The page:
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In yet another report about economic growth for Canada's provinces, BC is expected to post more than 3 per cent growth in the next two years followed by more modest growth by Quebec of 2.1 per cent in 2016 and 3 per cent in 2017, according to the latest figures in the Conference Board of Canada's latest Provincial Outlook.

British Columbia will be the only province expected to post growth of better than 3 per cent over the next two years. According to The Conference Board of Canada's latest Provincial Outlook, real GDP is forecast to grow 3.1 per cent this year and 3.6 per cent in 2016.

"The bright outlook for the province is largely thanks to the construction industry. A major investment in a LNG project could get underway if all conditions are met," says Marie-Christine Bernard, associate pirector, provincial forecast. "This would be a game changer for the province, providing a considerable boost to the economy."

If all conditions are met and regulatory approval is granted, construction on the Petronas $36 billion dollar liquefied natural gas terminal could start as early as next year. Beyond the resource sector, the province's manufacturing, services and broader construction industries are all expected to contribute to growth. Vancouver's real estate market continues to soar as local and foreign buyers fuel price hikes and transactions in the single-detached home segment. The strength in the housing market is boosting the finance, insurance, and real estate industry, which will grow by 6 per cent this year and 3.3 per cent in 2016. The dynamic housing market is also leading to higher sales of durable goods, such as home appliances and garden equipment. Retail sales are poised to increase by 6.6 per cent in 2015, and growth is expected to remain above its 20-year average until at least 2019. Also supporting the fast pace of consumer spending is the improving labour market. Job creation should be strong again in 2016 and 2017.

Manufacturing is expected to provide a solid base for the provincial economy over the next few years. Wood product manufacturing will get a boost this year from healthy U.S. home construction, while production of the non-combat vessels for the federal government is expected to ramp-up at the Seaspan Shipyards in Vancouver. The province's manufacturing sector is poised to grow by 4.2 per cent in 2015 and will average 2 per cent growth from 2016 to 2020.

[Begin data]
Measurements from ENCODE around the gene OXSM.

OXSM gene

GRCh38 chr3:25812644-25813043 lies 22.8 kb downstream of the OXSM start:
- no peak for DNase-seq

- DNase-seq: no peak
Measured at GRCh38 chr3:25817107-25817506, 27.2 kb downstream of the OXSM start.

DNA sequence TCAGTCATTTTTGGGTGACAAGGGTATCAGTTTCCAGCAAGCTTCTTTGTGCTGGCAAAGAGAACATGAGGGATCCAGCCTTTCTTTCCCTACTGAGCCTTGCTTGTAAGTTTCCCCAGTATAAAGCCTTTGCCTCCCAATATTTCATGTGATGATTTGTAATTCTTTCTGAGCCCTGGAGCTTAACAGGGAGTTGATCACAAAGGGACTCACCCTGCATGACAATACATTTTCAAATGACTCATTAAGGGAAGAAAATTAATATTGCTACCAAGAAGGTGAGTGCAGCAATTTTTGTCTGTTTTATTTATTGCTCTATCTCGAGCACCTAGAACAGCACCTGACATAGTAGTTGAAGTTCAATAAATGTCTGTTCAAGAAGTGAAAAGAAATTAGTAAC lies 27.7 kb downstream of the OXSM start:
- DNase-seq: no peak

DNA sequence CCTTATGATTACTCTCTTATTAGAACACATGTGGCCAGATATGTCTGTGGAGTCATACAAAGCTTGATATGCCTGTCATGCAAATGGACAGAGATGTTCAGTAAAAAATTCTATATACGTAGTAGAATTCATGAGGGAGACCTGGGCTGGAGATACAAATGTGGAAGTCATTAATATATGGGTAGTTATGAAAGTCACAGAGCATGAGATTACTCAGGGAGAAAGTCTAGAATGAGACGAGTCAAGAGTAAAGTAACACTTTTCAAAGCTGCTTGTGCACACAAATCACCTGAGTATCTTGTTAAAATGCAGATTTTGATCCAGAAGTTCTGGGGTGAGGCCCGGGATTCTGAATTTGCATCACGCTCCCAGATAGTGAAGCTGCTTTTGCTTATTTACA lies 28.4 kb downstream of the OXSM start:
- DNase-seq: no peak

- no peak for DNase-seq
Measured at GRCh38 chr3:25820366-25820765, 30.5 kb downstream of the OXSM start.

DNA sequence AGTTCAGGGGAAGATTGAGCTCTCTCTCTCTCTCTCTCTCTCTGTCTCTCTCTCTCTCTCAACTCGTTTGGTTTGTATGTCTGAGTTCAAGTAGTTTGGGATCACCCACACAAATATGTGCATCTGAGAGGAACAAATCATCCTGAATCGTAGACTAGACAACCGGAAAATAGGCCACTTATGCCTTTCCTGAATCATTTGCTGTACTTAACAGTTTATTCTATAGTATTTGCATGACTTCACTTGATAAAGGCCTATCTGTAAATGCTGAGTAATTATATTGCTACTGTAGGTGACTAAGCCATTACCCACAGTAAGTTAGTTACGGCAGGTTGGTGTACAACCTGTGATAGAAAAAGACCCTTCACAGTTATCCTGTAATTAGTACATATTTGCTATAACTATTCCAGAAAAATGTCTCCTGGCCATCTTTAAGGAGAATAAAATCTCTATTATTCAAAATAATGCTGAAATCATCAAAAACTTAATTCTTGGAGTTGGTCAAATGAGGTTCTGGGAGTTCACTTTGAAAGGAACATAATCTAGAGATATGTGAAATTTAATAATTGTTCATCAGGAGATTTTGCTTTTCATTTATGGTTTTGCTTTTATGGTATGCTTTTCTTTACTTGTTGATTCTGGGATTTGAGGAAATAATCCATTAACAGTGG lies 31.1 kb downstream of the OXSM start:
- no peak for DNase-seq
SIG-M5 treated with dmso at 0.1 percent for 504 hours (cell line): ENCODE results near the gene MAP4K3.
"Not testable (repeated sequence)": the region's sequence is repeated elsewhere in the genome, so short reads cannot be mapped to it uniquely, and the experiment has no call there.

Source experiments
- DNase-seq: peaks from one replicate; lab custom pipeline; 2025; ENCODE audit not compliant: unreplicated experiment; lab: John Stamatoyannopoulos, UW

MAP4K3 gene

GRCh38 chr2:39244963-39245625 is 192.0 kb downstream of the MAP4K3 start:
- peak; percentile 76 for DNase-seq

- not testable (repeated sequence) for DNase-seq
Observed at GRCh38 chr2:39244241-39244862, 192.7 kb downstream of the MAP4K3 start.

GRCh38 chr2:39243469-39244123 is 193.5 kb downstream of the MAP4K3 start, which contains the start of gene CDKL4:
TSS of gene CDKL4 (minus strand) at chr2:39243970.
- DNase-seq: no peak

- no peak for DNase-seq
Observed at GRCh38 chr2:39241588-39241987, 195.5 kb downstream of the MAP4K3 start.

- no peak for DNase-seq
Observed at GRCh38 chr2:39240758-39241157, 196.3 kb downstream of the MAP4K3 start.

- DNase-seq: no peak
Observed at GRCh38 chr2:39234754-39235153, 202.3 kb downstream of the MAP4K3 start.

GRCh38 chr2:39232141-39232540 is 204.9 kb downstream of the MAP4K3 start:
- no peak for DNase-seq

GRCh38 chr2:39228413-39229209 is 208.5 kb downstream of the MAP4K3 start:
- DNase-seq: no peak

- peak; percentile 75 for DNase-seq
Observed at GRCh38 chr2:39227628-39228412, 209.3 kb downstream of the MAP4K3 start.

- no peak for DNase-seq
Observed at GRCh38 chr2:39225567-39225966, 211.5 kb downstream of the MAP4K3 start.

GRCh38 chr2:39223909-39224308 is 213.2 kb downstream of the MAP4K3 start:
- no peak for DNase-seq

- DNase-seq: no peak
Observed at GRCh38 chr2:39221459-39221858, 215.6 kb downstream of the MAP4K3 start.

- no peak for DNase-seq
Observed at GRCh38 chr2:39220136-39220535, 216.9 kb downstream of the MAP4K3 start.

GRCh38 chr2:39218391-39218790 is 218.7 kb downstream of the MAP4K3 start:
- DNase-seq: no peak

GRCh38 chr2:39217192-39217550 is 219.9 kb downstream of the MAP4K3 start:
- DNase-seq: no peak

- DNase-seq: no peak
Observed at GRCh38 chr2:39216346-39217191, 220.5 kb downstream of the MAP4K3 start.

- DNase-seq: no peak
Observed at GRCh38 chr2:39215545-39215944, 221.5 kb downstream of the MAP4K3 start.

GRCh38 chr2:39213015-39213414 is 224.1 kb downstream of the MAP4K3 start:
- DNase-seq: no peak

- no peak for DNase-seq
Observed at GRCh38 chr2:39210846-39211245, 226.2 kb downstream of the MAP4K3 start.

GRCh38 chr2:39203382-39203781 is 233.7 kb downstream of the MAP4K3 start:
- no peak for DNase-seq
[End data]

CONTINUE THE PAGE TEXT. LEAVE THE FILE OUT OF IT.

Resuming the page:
Following modest growth this year, Quebec's economy is expected to increase by 2.1 per cent in 2016 and another 2 per cent in 2017.

"Robust demand south of the border and a Canadian dollar that remains well below parity with its U.S. counterpart will give a boost to Quebec's exports," says Bernard from The Conference Board of Canada. "Exports are forecast to increase by 3.9 per cent in 2016, and that, in turn, will boost machinery and equipment purchases and non-residential construction."

The anticipated jump in U.S. demand will give a bump to Quebec's manufacturing sector, which will see output growth rise from 0.8 per cent in 2015 to 2.9 per cent in 2016.

The report says the increase in manufacturing will boost investment in machinery and equipment by 4.2 per cent next year. However, with few major non-residential investment projects under way, non-residential construction will contract again this year but should grow modestly going forward. All in all, the Conference Board expects business investment to rebound by a modest 1.9 per cent in 2016 and 2.1 per cent in 2017. However, residential investment will be a drag on growth over the near term as housing starts are not forecast to post positive growth until 2018.

Consumer spending was a key economic driver of growth in 2015 and will continue to support the economy in 2016. With a 2.2 per cent increase in wages and salaries per employee, sound employment growth, and a declining savings rate, retail sales are forecast to advance 3.7 per cent in 2016.

 

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